Image by: Great Beyond
By Michael Sterling
The number one rule in business is to gain profit, but sadly many business owners fail to know the secrets of gaining clients. You don’t have to be a con man to get people to fork money, but you do need to develop strategies that make them need your services. It’s easier than you think, especially in the digital age.
#1) Control Your Subscription Service
Many business owners fail to have a trustworthy subscription service. Though it might have a strong presence for SEO, it may lack editorial management software (and vice versa). Google’s free Feedburner service is a good choice for RSS, but it doesn’t provide the same level of control you may get with paid services like MailChimp or AWeber.
Services like Mequoda, allow you to create and monetize content on hundreds of special-interest topics and will also help you towards creating a perfect system for you to fully control. One of the main issues people have with poorly run services is the failure of upkeep. When you trust your subscription service, you stand a much better chance at spotting the holes in your strategy.
#2) Appeal To Your Niche
When it comes to finding people willing to fork up dollars for subscriptions, products or resources, you need to find a profitable niche. By appealing to a small, devoted following, i.e. travelers, fisherman, working moms, you’ll probably be able to find people who pay for access because it directly involves them.
Here’s the thing, though. Marketers are much more willing to pay for consumers than consumers are willing to pay for you. Because many subscriptions are bought by corporations rather than individuals, that means far less advertising dollars for your company.
This is where you need to take matters in your own hands. Consumers want to feel like your company is involved in their lives. The more specific you get the better. If you find a profitable niche, particularly ones with a special interest, you open yourself up to a plethora of opportunities to advertise.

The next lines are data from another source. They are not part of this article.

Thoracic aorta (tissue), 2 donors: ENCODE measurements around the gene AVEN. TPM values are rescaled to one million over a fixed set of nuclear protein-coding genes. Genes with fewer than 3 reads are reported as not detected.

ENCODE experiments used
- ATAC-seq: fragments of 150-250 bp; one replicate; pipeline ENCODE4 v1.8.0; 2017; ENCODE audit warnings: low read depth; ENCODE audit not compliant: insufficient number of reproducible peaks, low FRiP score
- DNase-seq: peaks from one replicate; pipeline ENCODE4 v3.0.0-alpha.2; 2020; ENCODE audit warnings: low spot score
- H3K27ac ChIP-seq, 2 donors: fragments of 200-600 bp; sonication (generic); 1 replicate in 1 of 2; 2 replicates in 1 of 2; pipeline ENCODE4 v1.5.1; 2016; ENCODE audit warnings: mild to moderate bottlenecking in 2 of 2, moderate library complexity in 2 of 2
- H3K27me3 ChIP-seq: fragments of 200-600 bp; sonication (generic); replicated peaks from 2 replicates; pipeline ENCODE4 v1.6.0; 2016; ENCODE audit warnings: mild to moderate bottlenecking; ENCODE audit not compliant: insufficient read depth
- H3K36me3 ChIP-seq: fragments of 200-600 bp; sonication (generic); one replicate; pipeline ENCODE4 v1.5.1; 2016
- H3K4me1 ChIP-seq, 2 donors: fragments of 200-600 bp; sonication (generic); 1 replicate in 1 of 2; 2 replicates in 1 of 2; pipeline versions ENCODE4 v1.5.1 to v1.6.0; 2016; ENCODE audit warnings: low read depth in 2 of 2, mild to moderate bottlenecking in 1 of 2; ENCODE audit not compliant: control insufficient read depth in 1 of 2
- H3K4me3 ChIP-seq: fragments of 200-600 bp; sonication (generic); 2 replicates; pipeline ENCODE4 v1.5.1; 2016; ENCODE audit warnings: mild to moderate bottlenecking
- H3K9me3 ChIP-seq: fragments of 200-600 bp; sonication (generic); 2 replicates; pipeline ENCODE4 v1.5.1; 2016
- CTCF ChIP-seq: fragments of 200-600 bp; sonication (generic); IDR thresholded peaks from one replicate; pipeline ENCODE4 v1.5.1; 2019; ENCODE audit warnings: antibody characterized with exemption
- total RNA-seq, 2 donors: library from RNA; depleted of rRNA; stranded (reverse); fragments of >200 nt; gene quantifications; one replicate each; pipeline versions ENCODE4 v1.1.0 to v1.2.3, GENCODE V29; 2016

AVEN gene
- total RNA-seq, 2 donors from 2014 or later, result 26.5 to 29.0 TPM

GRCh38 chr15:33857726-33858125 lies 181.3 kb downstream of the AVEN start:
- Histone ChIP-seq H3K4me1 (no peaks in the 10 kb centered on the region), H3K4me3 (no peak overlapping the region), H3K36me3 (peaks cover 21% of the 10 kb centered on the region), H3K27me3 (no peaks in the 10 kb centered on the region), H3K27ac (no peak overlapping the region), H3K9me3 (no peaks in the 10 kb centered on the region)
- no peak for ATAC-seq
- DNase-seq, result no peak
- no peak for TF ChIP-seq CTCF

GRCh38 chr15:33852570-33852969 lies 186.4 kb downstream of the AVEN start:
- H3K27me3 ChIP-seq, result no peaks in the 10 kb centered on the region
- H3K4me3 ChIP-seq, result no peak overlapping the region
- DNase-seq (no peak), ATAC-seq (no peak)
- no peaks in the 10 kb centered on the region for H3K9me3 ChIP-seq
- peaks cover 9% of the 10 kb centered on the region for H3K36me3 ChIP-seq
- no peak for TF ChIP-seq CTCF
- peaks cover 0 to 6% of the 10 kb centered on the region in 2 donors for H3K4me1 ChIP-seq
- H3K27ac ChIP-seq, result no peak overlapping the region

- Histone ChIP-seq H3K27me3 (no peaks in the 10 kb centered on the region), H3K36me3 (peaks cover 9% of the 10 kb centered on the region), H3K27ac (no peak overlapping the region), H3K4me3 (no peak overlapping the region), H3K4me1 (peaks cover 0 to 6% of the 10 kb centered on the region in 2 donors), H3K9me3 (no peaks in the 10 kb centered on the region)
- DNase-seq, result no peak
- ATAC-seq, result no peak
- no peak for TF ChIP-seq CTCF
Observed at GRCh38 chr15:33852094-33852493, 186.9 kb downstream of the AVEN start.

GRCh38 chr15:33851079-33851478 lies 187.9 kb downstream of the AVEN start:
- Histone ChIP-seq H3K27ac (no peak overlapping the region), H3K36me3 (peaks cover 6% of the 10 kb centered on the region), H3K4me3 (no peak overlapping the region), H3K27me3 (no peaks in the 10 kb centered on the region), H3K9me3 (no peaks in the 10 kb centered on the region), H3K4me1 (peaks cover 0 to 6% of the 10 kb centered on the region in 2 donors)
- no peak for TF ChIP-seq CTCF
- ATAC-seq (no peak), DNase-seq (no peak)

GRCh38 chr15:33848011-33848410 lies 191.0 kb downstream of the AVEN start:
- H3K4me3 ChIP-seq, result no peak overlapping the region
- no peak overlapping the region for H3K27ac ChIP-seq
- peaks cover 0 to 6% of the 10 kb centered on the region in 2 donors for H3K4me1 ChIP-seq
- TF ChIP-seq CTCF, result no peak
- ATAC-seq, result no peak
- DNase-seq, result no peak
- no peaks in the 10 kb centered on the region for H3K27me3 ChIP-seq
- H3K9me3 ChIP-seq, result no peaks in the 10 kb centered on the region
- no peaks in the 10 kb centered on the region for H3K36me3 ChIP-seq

Think of conventions, corporate parties, or any other events that will bring in your niche. Because it appeals to them (and chances are there won’t be any other competitors nearby), you stand more of a chance for them to pay for access.
#3) Spark Professional Interest
When people think your products will benefit them at work or in their professional grind, paying for service becomes an investment. You stand a much better chance when you make them believe their lives will be easier by becoming involved with your company. Take this into consideration during your campaigns.
Recent studies have shown that nearly 70% of Americans hate their jobs or are disengaged. These are the people you should try and sell to. The goal is to make them think your product will make them less likely to pull their hair out during their busy schedule. Be the answer to their prayers, and they’ll be willing to fork up the dough.
Customers are not going to need you if you aren’t articulating it well. The secret is about differentiating a feature and a benefit. For example:
- Feature: “This truck has bullet proof windows.”
- Benefit: “This truck will keep your family safe from harm.”
If you want to grab the customer’s attention, tell them what they need. Not what they want. If the language evokes emotions, even better. Hit them at their heart strings and allow yourself to be emotional insurance. Don’t just say, “We’ll protect in the event of a snowstorm.” Instead say, “Your children have a chance to walk away unharmed. Free.”
No one’s going to listen to you unless it’s important information. The only way it will register is by not focusing on the product as a whole, but on how it makes the customer’s feel. This will be the thing they will always remember.
#4) People Will Pay For Convenience
Consumers are suckers for products that offer convenience, especially if time is an issue. Professional world aside, real convenience lies with what’s going on in their social lives. The whole craze of E-books is a fine example. News junkies are paying a few bucks for an issue they truly care about, while also being attracted to interactive graphics and video that comes with it.
All-in-one things are great, but why not think outside the box? Above all, data is the one thing that’s attracting the 2014 consumer. Things like geo-location, easy photo sharing, debit payments, and social connections are making things much more convenient for the average Joe. Play the card and reel in their trust.
*Tip: Offer a free trial. They allow customers to test your products in their own unique settings. Set a time frame for the period, such as 30 days. This shows trust and, ultimately, a smart way of creating dependency.